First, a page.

If your wound is deep, very large, or doesn’t seem to be healing, see a healthcare provider. Some wounds require stitches. An injury that’s infected may require antibiotic treatment.

How to Stop Itching

Itching can sometimes be excruciating, even more so if you’re trying not to scratch. However, it’s important to avoid excessive scratching because it can cause the wound to open up again. By alleviating the itch, you can avoid a prolonged healing process and potential infection from scratching too much. Here are a few ways to stop the itching:

  • Applying cold or warm compresses
  • Moisturizing
  • Avoiding tight clothing or accessories worn around the wound
  • Covering the wound with a bandage
  • Applying over-the-counter (OTC) anti-itch creams 
  • Bathing in lukewarm water with added moisturizers or oatmeal

It may also help to find effective distractions from the itching. If itching is very severe and there is a high risk of infection, your healthcare provider may recommend a sleep medication or a neuropathic drug called Neurontin (gabapentin) to help you rest and decrease the urge to itch.

Who Is at Risk for Slow Wound Healing?

Some people are at a higher risk of experiencing slow wound healing, which can lead to infection. The following people have a higher risk of complications from a wound:

  • People with diabetes
  • Older adults
  • People on certain medications
  • Smokers
  • People who drink heavy amounts of alcohol
  • People with poor blood flow

If you tend to scratch in your sleep, you may want to wear hand coverings. They can prevent you from damaging your skin or introducing bacteria to the wound. It may also help to cut your fingernails.

Frequently Asked Questions

  • What's inside a scab?

    Inside a scab are platelets, white blood cells, other various blood cells, and fibrin (a protein that helps stop blood flow). Platelets clump together to form a clot, while white blood cells attack any bacteria inside the wound that can cause infection. Removing a scab during this healing process can undo the repairs it has undergone and force it to start from scratch.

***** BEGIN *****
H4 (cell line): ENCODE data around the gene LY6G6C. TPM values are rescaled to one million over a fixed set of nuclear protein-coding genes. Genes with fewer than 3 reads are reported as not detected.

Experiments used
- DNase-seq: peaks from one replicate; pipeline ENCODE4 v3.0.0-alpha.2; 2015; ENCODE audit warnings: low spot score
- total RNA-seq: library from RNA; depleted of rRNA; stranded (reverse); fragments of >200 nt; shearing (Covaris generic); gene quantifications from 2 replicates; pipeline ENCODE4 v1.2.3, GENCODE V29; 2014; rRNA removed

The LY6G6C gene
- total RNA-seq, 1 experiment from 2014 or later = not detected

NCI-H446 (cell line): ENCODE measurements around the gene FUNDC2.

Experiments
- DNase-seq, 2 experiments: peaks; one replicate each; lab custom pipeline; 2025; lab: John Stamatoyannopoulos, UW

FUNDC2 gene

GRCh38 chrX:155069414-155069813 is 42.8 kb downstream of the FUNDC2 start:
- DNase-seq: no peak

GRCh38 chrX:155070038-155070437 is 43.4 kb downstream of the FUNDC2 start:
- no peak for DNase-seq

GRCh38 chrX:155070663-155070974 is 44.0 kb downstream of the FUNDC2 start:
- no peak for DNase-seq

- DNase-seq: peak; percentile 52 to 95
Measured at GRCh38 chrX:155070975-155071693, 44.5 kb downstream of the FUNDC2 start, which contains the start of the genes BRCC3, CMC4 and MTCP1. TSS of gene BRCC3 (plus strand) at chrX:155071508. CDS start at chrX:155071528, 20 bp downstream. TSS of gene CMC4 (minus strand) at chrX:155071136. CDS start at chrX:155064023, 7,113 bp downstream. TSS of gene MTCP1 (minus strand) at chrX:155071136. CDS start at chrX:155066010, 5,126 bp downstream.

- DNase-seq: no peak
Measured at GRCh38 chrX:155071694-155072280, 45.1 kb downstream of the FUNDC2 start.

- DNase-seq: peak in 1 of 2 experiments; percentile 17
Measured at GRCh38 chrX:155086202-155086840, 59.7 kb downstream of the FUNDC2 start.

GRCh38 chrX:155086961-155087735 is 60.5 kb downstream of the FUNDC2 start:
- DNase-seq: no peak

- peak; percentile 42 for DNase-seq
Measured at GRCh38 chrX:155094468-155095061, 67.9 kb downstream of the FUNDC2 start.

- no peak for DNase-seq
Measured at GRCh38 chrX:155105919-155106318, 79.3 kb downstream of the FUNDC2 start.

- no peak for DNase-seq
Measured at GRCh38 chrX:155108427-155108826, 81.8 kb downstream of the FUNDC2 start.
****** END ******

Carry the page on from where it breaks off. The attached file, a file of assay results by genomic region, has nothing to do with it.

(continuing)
• Why do stitches itch?

    Stitches can itch for the same reason that small cuts or scrapes itch - the wound is in the process of healing. The length of time that itchiness lasts can vary, but it may persist until the stitches are removed or fade away. Scratching the itch is tempting, but it's important to avoid picking at it so that it properly heals.

  • Why does scratching an itch make it worse?

    Scratching an itch can make it worse due to a molecule called serotonin. This neurotransmitter is produced in the brain and released to help regulate mood. Removing the itch offers brief satisfaction, but serotonin does not prevent the itch from returning and may actually intensify it.

8 Sources
Verywell Health uses only high-quality sources, including peer-reviewed studies, to support the facts within our articles. Read our editorial process to learn more about how we fact-check and keep our content accurate, reliable, and trustworthy.
  1. Nemours KidsHealth. What's a Scab?

  2. Model Systems Knowledge Translation Center (MSKTC). Itchy Skin After Burn Injury.

  3. Allen HB, et al. Pruritus of healing wounds: Why 'scabs' itch. J Clin Exp Dermatol Res. 2016:7(3):1-5. doi:10.4172/2155-9554.1000333

  4. Lerner E. Why do wounds itch? Wounds. 2018;30(1):1-3.

  5. MedlinePlus. How Wounds Heal.

  6. Seattle Children's Hospital. Wound Infection.

  7. University of Michigan Health: Michigan Medicine. Incision Care After Surgery.

  8. National Institute of Arthritis and Musculoskeletal and Skin Diseases. Serotonin Drives Vicious Cycle of Itching and Scratching.

Additional Reading

By Steph Coelho
Steph Coelho is a freelance health writer, web producer, and editor based in Montreal. She specializes in covering general wellness and chronic illness.